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Opinion, Opinion

Fiji And China’s Economic Pathways

Fiji And China’s Economic Pathways
Consultant Joseph Veramu (left), with Pacific Chapter Representatives of the 2015 IACC.
January 03
10:30 2016

 Fiji has had a constructive working relationship with China since the establishment of diplomatic relations in 1975.

To use the Asian expression, the relationship has been like ‘lips and teeth’ with China providing ongoing support and assistance to Fiji despite its challenging relationship with regional neighbours Australia and New Zealand during the 2007-2013 period.

This article looks at Fiji’s economy, its relationship with China and the potential for increased economic activity.

President Xi Jinping had stated that the People’s Republic of China treated all countries in the world community with respect regardless of their size and wealth.

In the case of Fiji, PM Bainimarama had noted that China was a true friend who recognised Fiji’s sovereignty when dealing with internal issues and challenges. (The current PACER Plus framework for trade and economic co-operation is a case in point where concerns have been raised about an unbalanced agreement that provides New Zealand and Australia unprecedented access to the Fiji market without reciprocal arrangements. )

Chinese Premier Li Keqiang stated that the Chinese government would continue to encourage Chinese investment in Fiji to grow the economy and improve the lives of Fijians.


China’s economy

Although the world economy has recovered slowly, China’s economy has continued to do well. While the United States and EU states are concerned about going back into recession, the Chinese economy is envisaged to move up in 2016 at a slow but nevertheless healthy rate of 7.4 per cent. In 2016, China’s GDP is about 50 per cent of the United States. In 2000 it was about 10 per cent.

GDP or Gross Domestic Product is the money value of all the finished goods and services produced within a country’s borders in a specific time period.

If the annual economic growth gap between China and the US is six per cent per year and real appreciation is 2.5 per cent annually, then China’s economy would become bigger than the US before 2020.

China’s economic growth has improved living standards dramatically and facilitated the huge increases in its middle class. This is one of the most vital and influential economic groups that countries with well- developed tourism industries, like Fiji, should tap on. The Economist magazine reports that nearly one in 10 international tourists globally is now Chinese, with 97.3million outward-bound journeys from China, of which around half were for leisure. Chinese tourists spend most in total ($129 billion in 2013, followed by Americans at $86 billion) More than 80 per cent of Chinese tourists say that shopping is vital to their plans. They are expected to buy more luxury goods while abroad than tourists from all other countries combined.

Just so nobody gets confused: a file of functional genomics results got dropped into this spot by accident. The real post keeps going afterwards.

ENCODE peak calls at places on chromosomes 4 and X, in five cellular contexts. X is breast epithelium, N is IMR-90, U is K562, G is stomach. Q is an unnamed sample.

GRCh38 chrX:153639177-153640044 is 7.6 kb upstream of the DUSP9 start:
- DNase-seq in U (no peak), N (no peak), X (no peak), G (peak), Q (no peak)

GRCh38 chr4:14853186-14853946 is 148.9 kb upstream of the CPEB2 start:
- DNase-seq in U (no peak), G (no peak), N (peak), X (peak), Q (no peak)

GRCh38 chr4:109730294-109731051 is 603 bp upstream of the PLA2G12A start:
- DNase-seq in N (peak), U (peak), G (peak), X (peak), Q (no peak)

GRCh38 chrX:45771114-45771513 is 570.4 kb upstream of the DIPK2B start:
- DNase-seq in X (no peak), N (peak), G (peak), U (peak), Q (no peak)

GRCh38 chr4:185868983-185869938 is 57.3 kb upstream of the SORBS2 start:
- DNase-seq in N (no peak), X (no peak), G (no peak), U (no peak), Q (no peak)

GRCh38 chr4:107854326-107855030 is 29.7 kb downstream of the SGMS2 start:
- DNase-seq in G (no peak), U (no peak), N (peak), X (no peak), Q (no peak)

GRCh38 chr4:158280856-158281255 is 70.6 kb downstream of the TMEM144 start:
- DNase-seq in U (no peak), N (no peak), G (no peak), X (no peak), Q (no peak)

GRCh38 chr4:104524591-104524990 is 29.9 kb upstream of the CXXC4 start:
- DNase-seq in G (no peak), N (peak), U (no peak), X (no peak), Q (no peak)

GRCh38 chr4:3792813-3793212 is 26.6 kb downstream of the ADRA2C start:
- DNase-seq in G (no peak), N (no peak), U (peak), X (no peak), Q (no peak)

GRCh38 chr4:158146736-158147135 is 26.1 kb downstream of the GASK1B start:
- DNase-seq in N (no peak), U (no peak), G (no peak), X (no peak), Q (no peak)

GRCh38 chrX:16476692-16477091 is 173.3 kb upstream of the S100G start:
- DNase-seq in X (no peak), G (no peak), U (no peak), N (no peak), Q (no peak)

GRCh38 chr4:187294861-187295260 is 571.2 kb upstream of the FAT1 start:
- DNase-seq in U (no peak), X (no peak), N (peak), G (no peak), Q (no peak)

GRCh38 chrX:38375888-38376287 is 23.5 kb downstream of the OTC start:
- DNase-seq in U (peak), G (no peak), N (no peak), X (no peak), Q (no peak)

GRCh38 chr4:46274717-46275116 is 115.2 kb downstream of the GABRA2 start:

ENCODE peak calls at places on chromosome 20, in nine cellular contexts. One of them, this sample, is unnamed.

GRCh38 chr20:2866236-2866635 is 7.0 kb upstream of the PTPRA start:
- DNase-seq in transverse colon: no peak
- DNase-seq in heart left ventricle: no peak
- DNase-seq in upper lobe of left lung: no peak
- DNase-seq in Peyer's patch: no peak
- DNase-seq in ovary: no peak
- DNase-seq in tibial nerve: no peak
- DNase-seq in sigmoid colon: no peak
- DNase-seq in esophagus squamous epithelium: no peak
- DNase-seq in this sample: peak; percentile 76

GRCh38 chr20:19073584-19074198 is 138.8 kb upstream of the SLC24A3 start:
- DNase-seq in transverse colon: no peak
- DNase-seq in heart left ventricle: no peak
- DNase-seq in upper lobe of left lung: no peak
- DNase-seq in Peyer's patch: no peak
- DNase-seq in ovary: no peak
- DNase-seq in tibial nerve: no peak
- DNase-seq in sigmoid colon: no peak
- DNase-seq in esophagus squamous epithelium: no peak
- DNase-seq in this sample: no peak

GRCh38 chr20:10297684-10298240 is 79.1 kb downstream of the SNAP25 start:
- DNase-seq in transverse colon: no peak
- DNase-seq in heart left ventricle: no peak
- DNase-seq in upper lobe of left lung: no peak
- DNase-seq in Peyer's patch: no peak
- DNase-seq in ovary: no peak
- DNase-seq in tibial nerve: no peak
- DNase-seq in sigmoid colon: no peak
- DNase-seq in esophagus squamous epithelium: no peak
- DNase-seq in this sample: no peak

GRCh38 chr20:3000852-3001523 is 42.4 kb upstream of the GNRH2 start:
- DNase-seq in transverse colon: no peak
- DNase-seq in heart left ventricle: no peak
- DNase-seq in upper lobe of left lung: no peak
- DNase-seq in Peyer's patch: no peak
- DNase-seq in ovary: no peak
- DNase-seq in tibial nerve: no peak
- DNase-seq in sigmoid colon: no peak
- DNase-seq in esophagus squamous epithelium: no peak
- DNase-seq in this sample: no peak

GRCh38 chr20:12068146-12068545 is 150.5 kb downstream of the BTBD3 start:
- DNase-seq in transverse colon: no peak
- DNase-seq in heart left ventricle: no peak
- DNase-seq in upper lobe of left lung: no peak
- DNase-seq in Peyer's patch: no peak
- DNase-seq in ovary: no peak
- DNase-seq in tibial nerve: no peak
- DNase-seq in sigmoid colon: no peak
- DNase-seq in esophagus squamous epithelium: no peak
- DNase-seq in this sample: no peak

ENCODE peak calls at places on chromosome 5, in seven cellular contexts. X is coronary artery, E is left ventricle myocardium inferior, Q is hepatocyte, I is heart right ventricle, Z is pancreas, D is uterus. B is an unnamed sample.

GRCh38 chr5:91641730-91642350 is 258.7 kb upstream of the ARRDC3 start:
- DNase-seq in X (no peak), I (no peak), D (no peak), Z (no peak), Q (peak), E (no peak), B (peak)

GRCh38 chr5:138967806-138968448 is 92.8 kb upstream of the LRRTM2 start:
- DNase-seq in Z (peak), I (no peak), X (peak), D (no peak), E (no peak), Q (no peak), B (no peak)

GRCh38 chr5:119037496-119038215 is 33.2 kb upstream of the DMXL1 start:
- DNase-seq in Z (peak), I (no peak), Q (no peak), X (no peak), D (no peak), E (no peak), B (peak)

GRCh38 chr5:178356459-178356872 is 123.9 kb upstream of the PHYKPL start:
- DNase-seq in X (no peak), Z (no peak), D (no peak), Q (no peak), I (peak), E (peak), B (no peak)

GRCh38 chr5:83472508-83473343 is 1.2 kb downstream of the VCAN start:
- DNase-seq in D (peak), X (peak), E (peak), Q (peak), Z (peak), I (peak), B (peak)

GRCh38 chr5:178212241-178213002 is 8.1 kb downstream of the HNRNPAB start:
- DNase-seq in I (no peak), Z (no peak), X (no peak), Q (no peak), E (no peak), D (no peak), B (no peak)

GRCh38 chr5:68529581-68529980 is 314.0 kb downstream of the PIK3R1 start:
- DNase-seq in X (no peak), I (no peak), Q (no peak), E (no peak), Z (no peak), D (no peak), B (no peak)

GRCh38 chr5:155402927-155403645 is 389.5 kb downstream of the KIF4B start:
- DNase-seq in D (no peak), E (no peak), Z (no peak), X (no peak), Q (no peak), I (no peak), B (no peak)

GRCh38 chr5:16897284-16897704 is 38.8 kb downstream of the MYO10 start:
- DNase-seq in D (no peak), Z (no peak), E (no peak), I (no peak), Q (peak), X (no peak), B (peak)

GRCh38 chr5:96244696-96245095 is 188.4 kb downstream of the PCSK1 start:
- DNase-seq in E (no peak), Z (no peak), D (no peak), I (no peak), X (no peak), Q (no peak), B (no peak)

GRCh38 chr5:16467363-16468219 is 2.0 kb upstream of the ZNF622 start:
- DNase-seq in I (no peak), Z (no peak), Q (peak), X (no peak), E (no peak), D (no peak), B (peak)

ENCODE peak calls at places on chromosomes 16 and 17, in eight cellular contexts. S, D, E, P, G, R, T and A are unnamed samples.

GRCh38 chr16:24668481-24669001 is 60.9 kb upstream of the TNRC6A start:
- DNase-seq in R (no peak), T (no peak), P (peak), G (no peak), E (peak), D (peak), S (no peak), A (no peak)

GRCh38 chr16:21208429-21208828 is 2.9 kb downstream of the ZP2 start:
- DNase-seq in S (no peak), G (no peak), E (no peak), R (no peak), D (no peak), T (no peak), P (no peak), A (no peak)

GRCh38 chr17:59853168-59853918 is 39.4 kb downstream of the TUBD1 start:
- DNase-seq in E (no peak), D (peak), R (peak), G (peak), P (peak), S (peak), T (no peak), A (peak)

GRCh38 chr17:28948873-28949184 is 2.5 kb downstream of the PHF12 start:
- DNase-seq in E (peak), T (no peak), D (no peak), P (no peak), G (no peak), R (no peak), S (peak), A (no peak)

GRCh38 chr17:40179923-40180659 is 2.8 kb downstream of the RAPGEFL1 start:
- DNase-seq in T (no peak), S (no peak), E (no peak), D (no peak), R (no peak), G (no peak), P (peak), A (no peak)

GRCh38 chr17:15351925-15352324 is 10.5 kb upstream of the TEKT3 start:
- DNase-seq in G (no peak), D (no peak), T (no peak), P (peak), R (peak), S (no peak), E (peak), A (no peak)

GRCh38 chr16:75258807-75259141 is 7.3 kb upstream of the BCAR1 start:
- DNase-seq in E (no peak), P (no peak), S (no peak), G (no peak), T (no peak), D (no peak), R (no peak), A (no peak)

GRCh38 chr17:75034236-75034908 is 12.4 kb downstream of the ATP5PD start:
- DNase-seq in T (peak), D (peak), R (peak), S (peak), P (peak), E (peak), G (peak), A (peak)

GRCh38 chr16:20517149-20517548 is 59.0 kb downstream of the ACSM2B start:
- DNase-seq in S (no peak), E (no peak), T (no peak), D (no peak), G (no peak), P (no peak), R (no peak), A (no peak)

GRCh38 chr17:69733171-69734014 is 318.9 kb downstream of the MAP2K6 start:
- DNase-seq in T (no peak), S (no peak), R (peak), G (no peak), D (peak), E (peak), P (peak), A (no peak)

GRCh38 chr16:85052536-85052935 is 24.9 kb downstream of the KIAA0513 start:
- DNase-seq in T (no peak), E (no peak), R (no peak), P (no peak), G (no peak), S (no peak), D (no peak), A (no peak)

A powerful Chinese economy means that there is a symbiotic relationship with developing states like Fiji based on equal partnership and recognition of national sovereignty. This will also have a positive effect on the global economy.

An economically stable China is therefore good news for developing countries like Fiji because it means that there are no strings attached to prosperity. Fiji would not need to adopt neo-colonial policies that are mandatory when dealing with its long-time regional neighbours.


Fiji’s economy

Fiji’s economy is expected to grow by 4.5 per cent in 2016 because of State reforms and stimulus, huge investments and higher consumer-spending facilitated by low oil prices. In mid 2015, the global financial services company called Standard & Poor’s raised its long-term sovereign credit rating for Fiji from B to B+. This was done because of the stable economic outlook after the September 2014 elections and re-engagement with development partners. Tourist arrivals have grown annually increasing by 8.7 per cent in the first two quarters of 2015. Fiji Airways has leased and purchased new aircrafts and opened up new routes which should further boost tourist arrivals. The Reserve Bank of Fiji stated that in Quarters 1 and 2 of 2015 new lending for investment (mainly in construction) increased by 82.1 per cent. And new lending for consumer purchases increased by 14.4 per cent. The reduction in oil prices kept average inflation at a low 1.3 per cent in the January – July 2015 period. I predict that Fiji’s economic growth rate will be 5.2 per cent in 2016


Fiji and China economic relationship

From 2000 to 2014 Fiji’s imports from China of machinery, vehicles, food products, clothing, footwear, iron and steel, chemicals, and furniture had reached about $624 million. Fiji’s exports to China of wood chips, fish, tuna, seaweed, mineral water, vegetable products and Bauxite had risen in the 2000 – 2014 period to about $135 million. One of the challenges of supplying the Chinese market is that Fijian exporters/ manufacturers would not be able to keep up with the huge supply demands.

There is scope however to expand the supply of marine products, ginger products and cosmetics. Adopting a strategy of developing niche market products would auger well for our exports to China. Other areas that could be jointly developed are in pharmaceutical products and smart tech.

There is potential to develop our fledgling Bulawood Film Industry through the construction of a film studio that could position us as a Pacific hub for major film productions from China, Bollywood and Hollywood.

Given Fiji’s constructive relations with China there is scope also to develop a joint Naval base and an Air Force to enable the monitoring of Fiji’s maritime economic zone.



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